Faith, Politics, and Transitions in Brussels

The Scandal of the Incarnation

Bodies can be gross, wonderful, beautiful, broken, lovely, and vulnerable things. Bodies can be things that we aim to perfect — through athletics, through technology, through meditation, through cosmetic surgery, through diets, through vitamins. Bodies can also be things we aim to destroy, and this is usually the bodies of our enemies (personal or national). We are our bodies, and we are imperfect, broken, and vulnerable. Being a body can be painful, and it can be wonderful. But above all, being a body means being limited, small, and vulnerable. I am only where I am. I can try to use technology to build distances, but FaceTime is not the same as face-to-face time.

This brings me to Christmas, to the becoming human of God in Jesus. It is a mystery how this is even possible in the first place. I’m not sure. I’m sure that I’ll never be sure. The only thing I am sure about is that it was done in love. God emptied God’s self and became a human being, taking on our weaknesses, our smallness, our vulnerability, and the demands of the our bodies — to eat, to drink, to sleep, to excrete, to run, to jump, to dance. This is miracle and the mystery and the scandal of Christmas. God becomes limited. God becomes a human being. God enters creation as only a part of that creation.

Some people may say that Jesus is the greatest Christmas present ever given. It is a cliched image, and it allows us to bypass or ignore this mystery: that God as Jesus enters into vulnerability, into need. God shouldn’t need. God shouldn’t be vulnerable. That flies in the face of what it means to be God, right? Yet this is just what God does. Born of a teenage girl, an outcast, an outsider, poor, provincial, God enters time and space.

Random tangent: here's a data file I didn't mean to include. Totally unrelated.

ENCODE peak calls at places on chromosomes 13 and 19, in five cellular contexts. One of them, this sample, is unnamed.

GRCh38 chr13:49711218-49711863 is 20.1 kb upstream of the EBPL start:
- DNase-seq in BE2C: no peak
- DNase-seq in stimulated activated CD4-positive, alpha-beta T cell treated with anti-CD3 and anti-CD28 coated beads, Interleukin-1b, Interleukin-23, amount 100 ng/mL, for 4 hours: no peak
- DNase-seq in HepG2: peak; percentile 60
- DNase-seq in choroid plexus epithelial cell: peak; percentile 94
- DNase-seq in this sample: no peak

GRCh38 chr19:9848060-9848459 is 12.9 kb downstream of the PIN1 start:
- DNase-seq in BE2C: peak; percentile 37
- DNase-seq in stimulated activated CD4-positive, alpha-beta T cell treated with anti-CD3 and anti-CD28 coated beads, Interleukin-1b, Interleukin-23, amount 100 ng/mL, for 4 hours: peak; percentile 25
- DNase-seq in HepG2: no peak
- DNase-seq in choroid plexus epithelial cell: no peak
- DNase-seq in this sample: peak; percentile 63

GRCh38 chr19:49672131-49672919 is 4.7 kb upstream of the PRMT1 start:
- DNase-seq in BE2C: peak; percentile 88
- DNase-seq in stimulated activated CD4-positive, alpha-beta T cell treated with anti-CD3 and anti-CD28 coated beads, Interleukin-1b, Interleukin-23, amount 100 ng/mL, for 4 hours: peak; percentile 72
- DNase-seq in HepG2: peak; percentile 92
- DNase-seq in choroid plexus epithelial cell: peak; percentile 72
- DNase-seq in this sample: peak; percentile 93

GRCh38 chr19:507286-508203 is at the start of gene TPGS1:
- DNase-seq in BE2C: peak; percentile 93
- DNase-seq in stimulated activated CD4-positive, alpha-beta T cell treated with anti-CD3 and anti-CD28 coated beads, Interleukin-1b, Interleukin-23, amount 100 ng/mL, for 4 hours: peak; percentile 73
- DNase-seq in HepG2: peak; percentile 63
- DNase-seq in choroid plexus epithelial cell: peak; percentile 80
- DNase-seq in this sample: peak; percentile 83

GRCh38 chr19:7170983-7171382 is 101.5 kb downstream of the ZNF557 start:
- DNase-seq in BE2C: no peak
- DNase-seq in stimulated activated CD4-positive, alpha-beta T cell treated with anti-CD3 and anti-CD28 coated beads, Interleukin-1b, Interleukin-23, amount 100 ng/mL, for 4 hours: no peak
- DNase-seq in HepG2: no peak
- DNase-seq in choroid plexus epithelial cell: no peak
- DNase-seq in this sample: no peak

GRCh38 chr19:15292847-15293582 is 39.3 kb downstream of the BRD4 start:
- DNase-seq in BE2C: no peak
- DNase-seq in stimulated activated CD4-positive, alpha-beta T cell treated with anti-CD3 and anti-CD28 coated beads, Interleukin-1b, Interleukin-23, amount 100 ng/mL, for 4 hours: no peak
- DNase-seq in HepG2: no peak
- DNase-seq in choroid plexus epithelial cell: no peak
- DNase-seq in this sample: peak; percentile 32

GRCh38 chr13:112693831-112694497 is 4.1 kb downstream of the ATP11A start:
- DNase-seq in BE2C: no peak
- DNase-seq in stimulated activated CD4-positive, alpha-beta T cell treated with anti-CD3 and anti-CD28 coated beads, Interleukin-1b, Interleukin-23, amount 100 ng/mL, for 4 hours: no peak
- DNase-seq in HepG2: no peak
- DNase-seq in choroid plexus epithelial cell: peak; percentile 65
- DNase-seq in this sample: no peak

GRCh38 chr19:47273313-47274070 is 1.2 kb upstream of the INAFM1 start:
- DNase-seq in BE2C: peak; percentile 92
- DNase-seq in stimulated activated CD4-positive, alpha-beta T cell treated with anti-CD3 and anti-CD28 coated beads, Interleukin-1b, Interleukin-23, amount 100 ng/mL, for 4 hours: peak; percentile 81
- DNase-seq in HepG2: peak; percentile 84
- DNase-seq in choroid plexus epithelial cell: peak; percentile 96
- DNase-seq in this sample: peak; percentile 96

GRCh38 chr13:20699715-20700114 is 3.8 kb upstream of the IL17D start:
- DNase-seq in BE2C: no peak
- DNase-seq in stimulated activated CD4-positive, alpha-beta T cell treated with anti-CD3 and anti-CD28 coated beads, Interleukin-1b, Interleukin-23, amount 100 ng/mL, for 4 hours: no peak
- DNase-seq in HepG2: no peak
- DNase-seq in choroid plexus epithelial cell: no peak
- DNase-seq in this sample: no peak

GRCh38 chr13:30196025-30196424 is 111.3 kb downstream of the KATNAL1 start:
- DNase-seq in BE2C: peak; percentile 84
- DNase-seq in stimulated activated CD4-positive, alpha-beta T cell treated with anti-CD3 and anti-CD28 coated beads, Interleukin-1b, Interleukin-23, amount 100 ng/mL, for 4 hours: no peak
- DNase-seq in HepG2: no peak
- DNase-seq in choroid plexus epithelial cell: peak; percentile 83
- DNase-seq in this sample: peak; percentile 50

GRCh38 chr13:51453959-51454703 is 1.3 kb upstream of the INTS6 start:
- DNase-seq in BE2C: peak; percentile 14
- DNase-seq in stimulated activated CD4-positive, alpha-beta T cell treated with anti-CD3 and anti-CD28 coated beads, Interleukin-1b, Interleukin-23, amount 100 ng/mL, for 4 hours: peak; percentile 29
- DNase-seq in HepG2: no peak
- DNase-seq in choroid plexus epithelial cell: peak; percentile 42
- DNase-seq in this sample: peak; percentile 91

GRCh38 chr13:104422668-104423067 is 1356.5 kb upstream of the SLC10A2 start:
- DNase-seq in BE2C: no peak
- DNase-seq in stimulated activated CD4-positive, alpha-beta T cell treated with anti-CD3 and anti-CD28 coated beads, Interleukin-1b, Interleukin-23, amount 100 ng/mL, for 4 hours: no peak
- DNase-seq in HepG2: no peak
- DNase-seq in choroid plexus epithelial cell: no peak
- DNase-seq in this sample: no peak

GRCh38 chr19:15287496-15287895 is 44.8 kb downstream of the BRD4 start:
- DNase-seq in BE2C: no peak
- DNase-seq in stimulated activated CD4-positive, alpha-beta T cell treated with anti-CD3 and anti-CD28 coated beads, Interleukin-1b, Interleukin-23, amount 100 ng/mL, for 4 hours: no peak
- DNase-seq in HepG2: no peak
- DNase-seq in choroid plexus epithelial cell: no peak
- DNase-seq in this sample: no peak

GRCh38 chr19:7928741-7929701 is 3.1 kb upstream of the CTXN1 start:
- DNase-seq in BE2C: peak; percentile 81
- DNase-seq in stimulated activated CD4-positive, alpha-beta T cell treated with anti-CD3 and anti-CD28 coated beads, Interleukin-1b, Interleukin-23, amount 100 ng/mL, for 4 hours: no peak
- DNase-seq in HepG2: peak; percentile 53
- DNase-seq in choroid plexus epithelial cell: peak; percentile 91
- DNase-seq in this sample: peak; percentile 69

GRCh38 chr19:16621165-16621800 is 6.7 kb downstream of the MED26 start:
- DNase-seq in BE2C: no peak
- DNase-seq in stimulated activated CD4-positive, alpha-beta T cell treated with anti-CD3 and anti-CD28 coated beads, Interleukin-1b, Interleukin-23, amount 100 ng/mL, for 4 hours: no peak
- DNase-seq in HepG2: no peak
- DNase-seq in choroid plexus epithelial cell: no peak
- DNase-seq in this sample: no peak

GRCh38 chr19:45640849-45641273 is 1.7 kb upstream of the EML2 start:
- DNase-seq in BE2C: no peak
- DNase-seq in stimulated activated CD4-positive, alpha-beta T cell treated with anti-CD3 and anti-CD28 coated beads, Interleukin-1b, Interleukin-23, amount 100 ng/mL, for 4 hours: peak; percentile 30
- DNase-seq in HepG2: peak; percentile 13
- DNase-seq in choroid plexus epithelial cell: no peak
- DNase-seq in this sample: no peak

That’s what I am thinking about this Christmas. That God becomes vulnerable like me. That God suffers the indignity and the wonder of embodiment, just like me. Jesus took air into his lungs and at times cried, and at times laughed. He sang. He snubbed his toe. He got a cold every winter, just like the rest of us. God became vulnerable, why? To be with us: Emmanuel. For us and for our salvation, as the Creed says. That is what Christmas is about, that is the scandal of the Incarnation.

How are we treating the vulnerable among us? God chose to be among the vulnerable, to be born as one of their babies. Are we seeing Jesus in the vulnerable around us?

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